Cam's hand went limp on the hammer. His fingers simply gave way until it thudded on the ground beside him. There in the old, creaking rocker on the back porch sat Ray Quinn. His face was wide and smiling, his hair a tousled white mane that grew long and full. He wore his favored gray fishing pants, a faded gray T-shirt with a red crab across the chest. His feet were bare.
"Dad?" Cam's head spun once, sickly, then his heart burst with joy. He leaped to his feet.
"You didn't think I'd leave you fumbling through this alone, did you?"
"But—" Cam shut his eyes. He was hallucinating, he realized. It was stress and fatigue, grief tossed in.
"I always tried to teach you that life's full of surprises and miracles. I wanted you to open your mind not just to possibilities, Cam, but to impossibilities."
"Why not?" The idea seemed to cheer Ray immensely as he let loose with one of his deep, rumbling laughs. "Read your literature, son. It's full of them."
"Can't be," Cam mumbled to himself.
"I'm sitting right here, so it looks like it can. I left too many things unfinished around here. It's up to you and your brothers now, but who says I can't give you a little help now and again?"
"Help. Yeah, I'm going to need some serious help. Starting with a psychiatrist." Before his legs gave out on him, Cam picked his way through the broken stairs and sat down on the edge of the porch.
"You're not crazy, Cam, just confused."
Cam took a steadying breath and turned his head to study the man who lazily rocked in the old wooden chair.
The Mighty Quinn, he thought while the air whooshed out of his lungs. He looked solid and real. He looked, Cam decided, there.
"If you're really here, tell me about the boy. Is he yours?"
"He's yours now. Yours and Ethan's and Phillip's."
"That's not enough."
"Of course it is. I'm counting on each of you. Ethan takes things as they come and makes the best of them. Phillip wraps his mind around details and ties them up. You push at everything until it works your way. The boy needs all three of you. Seth's what's important. You're all what's important."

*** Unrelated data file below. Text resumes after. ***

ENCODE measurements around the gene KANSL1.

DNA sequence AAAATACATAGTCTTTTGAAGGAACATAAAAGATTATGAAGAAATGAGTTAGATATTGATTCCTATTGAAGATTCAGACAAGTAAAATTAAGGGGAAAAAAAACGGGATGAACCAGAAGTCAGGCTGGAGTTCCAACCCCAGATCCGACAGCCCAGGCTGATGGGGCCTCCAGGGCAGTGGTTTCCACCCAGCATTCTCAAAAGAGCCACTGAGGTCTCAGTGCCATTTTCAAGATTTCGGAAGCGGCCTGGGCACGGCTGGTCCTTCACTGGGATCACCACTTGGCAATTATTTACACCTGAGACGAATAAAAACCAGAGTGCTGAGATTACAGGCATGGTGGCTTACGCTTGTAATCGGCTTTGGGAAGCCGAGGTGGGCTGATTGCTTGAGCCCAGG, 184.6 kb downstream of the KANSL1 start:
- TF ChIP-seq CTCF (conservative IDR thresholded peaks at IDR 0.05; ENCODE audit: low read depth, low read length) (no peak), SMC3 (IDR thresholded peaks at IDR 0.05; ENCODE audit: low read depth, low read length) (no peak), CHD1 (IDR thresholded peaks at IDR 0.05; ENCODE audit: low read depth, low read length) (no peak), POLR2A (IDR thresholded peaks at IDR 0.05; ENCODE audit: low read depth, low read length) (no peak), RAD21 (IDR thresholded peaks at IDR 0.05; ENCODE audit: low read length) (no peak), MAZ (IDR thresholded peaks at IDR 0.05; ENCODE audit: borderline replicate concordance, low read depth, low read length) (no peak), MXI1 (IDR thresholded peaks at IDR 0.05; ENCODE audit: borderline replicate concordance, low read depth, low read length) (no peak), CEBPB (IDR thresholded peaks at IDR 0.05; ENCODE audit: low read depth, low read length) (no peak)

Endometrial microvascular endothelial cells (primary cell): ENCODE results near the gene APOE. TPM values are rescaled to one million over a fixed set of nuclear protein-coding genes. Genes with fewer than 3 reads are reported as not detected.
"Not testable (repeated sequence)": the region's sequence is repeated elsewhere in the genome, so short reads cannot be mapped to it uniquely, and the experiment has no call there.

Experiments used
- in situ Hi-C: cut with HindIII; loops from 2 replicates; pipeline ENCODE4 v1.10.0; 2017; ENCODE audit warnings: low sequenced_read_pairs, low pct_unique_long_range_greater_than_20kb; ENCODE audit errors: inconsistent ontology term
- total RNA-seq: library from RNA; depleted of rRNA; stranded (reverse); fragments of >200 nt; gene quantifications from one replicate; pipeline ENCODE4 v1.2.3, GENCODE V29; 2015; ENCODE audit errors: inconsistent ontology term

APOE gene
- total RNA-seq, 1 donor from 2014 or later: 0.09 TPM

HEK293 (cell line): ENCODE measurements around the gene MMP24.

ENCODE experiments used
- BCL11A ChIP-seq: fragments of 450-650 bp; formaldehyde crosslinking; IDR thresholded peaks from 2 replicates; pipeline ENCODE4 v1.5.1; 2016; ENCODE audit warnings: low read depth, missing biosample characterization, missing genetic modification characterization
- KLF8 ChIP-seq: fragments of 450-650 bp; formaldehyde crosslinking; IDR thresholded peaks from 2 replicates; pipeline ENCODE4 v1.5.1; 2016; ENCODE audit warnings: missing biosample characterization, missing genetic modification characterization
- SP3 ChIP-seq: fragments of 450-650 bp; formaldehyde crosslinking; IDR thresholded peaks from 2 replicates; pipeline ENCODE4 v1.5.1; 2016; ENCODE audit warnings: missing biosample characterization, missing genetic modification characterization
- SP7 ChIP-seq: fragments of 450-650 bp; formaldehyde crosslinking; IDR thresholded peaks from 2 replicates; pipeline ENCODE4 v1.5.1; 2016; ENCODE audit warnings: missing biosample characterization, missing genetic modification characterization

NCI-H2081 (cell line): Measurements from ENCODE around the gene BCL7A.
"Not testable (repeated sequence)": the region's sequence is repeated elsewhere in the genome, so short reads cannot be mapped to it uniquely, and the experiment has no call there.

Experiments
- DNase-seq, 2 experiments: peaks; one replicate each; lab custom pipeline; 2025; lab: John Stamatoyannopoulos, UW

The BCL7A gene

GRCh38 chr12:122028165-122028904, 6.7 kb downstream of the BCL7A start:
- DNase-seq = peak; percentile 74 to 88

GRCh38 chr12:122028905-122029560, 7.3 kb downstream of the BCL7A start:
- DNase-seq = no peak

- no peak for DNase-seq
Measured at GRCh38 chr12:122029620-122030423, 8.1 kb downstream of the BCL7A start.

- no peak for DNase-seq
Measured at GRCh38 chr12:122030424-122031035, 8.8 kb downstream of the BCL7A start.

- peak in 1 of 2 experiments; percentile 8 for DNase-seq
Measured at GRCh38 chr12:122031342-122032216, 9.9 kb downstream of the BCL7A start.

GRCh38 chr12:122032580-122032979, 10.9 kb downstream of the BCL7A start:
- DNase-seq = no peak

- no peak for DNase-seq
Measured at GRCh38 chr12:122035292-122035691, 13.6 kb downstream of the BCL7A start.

"I don't know what to do with him," Cam said impatiently. "I don't know what to do with myself."
"Figure out one, you'll figure out the other."
"Damn it, tell me what happened. Tell me what's going on."
"That's not why I'm here. I can't tell you if I've seen Elvis either." Ray grinned when Cam let out a short, helpless laugh. "I believe in you, Cam. Don't give up on Seth. Don't give up on yourself."
"I don't know how to do this."
"Fix the steps," Ray said with a wink. "It's a start."
"The hell with the steps," Cam began, but he was alone again with the sound of singing birds and gently lapping water. "Losing my mind," he murmured, rubbing an unsteady hand over his face. "Losing my goddamn mind." And rising, he went back to fix the steps.
anna spinelli had the radio blasting. Aretha Franklin was wailing out of her million-dollar pipes, demanding respect. Anna was wailing along with her, deliriously thrilled with her spanking-new car.
She'd worked her butt off, budgeted and juggled funds to afford the down payment and the monthly installments. And as far as she was concerned it would be worth every carton of yogurt she ate rather than a real meal.
Despite the chilly spring air, she'd have preferred to have the top down as she sped along the country roads. But it wouldn't have looked professional to arrive windblown. Above all else, it was essenti
al to appear and behave in a professional manner.
She'd chosen a plain and proper navy suit and white blouse for this home visit. What she wore under it was nobody's business but her own. Her affection for silk strained her ever beleaguered budget, but life was for living, after all.
She'd fought her long, curling black hair into a tidy bun at the nape of her neck. She thought it made her look a bit more mature and dignified. Too often when she wore her hair down she was dismissed as a hot number rather than a serious-minded social worker.
Her skin was pale gold, thanks to her Italian heritage. Her eyes, big and dark and almond-shaped. Her mouth was full, with a ripe bottom lip. The bones in her face were strong and prominent, her nose long and straight. She wore little makeup during business hours, wary of drawing the wrong kind of attention.
She was twenty-eight years old, devoted to her work, satisfied with the single life, and pleased that she'd been able to settle in the pretty town of Princess Anne.
She'd had enough of the city.